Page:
How to experience the radicality of language: A new practical exercise (you will need an apple)

Getting across to people my radical view of language is very difficult, since it is not about telling them or persuading them with words, more about experiencing it.

I have a new practical experience you can try which might help… below…

The main radical thing for language use is that the material basiswhat makes it concrete or what makes language an event in this world—is about what other people do, not whatever it is you think you are talking about.

This goes against (and refutes) centuries of western metaphysics and all the usual ‘conceptual’ problems of language (Guerin, 2016, Appendix Tractatus Psychologica).  I had an earlier blog, for example, on how ‘word salad’ is perfectly good language and has an amazing effect on people!

What I will argue against below (by practice or experience not by logical arguments) has even been the subject of papers in western metaphysics, but they have got it all around the wrong way (e.g., Quine on observational sentences or on ontology).  They assumed wrongly that the material basis of language is “what we talk about” rather than “what consequates what we say?” or “what effects do our words have?”.  Big mistake…

The practical exercise or experience…

Step 1. Okay, you can do this best with a friend standing next to you or by yourself with an imaginary friend (I won’t judge you…)

Step 2. You will need an apple, which you should hold up high and close to you and your (imaginary) friend

Step 3. I want you to say two sentences out loud and think about what you experience before going on to the next part I will write… okay?

Step 4. Here are the two sentences…

Sentence 1. “This is an apple”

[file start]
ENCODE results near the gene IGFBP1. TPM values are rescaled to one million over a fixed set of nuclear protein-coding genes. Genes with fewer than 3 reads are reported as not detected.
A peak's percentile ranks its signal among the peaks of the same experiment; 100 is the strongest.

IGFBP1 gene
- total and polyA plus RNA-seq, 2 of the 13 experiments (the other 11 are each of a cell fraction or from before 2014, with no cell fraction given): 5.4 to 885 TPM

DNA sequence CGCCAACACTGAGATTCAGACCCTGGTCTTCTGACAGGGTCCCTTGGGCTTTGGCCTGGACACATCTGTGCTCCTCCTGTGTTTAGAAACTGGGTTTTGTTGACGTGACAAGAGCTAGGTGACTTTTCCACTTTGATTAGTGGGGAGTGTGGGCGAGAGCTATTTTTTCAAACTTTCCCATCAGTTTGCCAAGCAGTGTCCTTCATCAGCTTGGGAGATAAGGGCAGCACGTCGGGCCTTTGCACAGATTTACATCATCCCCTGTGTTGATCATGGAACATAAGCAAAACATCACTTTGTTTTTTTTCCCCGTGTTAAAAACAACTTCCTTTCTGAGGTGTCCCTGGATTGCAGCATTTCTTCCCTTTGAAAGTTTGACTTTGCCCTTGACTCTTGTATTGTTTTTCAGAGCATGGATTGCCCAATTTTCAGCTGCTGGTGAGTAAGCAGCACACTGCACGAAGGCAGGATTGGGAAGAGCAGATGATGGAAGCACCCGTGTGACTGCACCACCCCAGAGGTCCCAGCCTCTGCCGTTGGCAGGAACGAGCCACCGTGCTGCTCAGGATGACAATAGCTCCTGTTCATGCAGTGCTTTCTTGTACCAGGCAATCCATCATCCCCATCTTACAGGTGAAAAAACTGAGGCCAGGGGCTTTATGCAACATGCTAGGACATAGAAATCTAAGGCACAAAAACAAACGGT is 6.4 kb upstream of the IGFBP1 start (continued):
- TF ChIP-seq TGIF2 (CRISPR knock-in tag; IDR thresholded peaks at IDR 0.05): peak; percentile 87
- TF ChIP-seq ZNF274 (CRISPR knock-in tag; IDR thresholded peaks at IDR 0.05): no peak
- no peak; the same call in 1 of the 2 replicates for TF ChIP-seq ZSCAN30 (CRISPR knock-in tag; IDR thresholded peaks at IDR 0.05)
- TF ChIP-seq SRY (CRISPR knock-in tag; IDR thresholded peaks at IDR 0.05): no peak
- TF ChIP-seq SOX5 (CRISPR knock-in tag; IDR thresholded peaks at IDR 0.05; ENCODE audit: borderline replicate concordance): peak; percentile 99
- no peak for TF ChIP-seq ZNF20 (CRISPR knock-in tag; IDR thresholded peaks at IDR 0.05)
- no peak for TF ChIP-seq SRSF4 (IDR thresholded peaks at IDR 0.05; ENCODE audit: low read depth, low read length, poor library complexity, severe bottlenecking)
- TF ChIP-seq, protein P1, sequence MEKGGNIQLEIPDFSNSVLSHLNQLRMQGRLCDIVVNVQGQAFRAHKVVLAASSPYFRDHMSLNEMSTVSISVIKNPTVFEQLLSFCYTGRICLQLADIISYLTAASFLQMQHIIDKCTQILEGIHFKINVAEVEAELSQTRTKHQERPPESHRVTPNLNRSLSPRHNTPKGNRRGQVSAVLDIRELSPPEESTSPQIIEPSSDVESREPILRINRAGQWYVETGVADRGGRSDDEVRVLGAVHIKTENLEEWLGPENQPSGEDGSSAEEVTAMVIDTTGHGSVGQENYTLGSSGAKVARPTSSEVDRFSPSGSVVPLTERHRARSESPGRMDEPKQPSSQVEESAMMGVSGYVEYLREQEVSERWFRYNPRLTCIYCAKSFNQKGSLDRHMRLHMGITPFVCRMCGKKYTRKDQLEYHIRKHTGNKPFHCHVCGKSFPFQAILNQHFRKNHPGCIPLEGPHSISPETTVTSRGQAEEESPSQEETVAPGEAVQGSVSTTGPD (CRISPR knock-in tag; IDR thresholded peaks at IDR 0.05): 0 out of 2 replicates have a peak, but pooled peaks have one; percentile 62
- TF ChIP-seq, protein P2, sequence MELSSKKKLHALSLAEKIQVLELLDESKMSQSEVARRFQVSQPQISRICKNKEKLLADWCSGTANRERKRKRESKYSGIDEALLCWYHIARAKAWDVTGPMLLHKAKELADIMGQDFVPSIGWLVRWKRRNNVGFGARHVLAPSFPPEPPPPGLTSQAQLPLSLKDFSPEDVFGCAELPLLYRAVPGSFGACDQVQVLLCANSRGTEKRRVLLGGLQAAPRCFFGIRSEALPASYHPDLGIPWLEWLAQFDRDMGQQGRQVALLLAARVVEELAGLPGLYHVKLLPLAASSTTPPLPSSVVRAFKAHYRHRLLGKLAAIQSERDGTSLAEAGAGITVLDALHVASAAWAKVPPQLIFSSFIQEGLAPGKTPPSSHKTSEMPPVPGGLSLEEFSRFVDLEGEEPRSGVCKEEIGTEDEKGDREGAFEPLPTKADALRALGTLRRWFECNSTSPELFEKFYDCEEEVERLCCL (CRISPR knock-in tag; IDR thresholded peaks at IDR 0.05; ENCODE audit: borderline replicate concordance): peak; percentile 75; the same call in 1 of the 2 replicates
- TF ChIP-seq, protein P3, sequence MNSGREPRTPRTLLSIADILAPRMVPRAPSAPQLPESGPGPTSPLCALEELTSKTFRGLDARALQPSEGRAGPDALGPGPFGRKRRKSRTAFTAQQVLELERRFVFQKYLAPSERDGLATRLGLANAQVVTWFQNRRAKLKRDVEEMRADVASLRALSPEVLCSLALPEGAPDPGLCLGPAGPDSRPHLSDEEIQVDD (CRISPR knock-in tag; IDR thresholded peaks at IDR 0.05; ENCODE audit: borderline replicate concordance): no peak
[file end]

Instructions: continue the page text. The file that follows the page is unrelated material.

Sentence 2. “In Egypt there are very old pyramids”

So, do Step 3 now!  Then take a while to ‘savour’ this experience, or even repeat the two sentences.

<time passing>

What I want you to experience is the following.  In some way(s), which might differ between people, the language use of Sentence 1 compared to Sentence 2 somehow seems:

  • More true
  • More direct
  • More verifiable
  • Closer
  • Less distant
  • More certain
  • More observable
  • More real
  • More concrete
  • Less complex

Here is the point: in terms of the material basis or event status or concreteness of the language use…

these two sentences are identical!!!

The first use of language is not ‘more concrete’ nor ‘more certain’ nor ‘less complex’ than the second.  They are the same.

Why?

Because the material basis of any language use is what your audience does.

In both cases the events actually stemming from your two sentences are happening right there next to you 100%.  One is not less of an effect than the other!

In fact, your friend might have said “Yes, I know” to both sentences–the same effect happening for Sentence 1 and Sentence 2.  It does not matter that one is right in front of your nose and the other a long way away (apologies to anyone reading this in Egypt near Giza, as if…).

Your words are materially ‘connected’ (by consequences) to your listener, not to the ‘subject matter’.

My point is that we normally confuse (like philosophers have all along) the language we use with the ‘objects or events we appear to reference’, but these latter are not the material basis or event status of any language use.  The material basis of the language use, “This is an apple”, is not the apple but whatsoever your friend does.

To go back to word salad, if you had pointed to the apple and said, “This is my head of lettuce” you would have had a different effect on your friend but nonetheless the consequences of your use of language would still be from your friend standing very patiently there.  Your words would not show “an unclear referent” or ‘disorganized thought’ (DSM) but different effects on your listeners.

So, my prediction. If you can train yourself to a point where you can say, “That is a chair” and “The earth’s moon has a dark side” and experience that the first is not closer than the second, nor more direct, nor more true, etc., then you really will understand my radical view of language use.  It will be worth it…

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